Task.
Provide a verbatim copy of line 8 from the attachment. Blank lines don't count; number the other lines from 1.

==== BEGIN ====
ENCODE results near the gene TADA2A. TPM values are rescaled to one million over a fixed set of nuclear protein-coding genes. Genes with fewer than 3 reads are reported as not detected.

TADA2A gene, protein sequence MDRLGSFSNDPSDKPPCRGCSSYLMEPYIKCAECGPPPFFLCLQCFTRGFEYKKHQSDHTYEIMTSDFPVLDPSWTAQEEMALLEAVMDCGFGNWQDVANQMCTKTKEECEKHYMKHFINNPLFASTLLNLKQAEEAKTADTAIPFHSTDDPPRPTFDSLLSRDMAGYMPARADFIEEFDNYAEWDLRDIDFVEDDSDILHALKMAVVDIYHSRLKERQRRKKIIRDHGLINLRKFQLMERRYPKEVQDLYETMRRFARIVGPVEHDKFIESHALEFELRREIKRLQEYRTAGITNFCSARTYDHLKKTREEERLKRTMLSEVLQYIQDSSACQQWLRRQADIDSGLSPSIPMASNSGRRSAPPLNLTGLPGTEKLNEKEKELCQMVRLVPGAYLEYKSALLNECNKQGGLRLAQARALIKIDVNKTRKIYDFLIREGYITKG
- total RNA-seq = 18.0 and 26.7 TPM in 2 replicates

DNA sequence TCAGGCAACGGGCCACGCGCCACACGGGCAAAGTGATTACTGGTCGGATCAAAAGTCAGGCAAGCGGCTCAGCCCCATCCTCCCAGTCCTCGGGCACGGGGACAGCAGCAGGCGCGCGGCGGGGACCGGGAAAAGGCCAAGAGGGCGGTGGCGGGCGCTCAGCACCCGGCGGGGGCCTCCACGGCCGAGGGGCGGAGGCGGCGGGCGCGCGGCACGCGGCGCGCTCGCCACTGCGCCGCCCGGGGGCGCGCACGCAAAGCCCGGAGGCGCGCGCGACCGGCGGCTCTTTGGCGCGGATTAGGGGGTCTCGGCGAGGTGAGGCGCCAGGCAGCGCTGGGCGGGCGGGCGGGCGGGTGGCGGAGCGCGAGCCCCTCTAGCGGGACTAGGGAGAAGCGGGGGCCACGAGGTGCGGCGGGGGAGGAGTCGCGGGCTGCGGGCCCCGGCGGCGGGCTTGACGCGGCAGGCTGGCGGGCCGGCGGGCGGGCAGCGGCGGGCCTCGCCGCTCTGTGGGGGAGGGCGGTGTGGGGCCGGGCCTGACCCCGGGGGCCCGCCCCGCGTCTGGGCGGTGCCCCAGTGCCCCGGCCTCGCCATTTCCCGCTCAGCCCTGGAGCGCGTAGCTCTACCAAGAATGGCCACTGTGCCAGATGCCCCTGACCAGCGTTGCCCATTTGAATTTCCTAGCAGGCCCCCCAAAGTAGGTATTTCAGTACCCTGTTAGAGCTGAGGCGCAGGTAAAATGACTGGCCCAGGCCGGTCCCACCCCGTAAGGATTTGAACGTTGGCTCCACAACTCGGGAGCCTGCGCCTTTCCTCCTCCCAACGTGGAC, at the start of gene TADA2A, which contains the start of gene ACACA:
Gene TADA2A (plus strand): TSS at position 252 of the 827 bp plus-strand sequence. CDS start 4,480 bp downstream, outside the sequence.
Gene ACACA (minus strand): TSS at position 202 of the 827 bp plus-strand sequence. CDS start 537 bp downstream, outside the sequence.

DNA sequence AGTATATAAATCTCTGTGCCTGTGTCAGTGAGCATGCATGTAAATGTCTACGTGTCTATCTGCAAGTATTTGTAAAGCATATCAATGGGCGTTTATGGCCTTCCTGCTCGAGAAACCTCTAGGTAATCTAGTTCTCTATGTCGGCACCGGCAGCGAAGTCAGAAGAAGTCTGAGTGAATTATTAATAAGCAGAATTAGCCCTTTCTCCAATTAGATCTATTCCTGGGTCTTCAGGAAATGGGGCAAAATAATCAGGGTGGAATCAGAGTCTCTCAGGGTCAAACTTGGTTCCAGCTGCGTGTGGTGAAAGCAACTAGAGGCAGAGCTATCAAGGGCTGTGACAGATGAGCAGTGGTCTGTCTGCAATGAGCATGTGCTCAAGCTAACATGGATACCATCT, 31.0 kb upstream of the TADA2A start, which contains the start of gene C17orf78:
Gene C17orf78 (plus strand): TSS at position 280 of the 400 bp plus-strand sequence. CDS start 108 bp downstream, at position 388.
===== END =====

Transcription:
Gene C17orf78 (plus strand): TSS at position 280 of the 400 bp plus-strand sequence. CDS start 108 bp downstream, at position 388.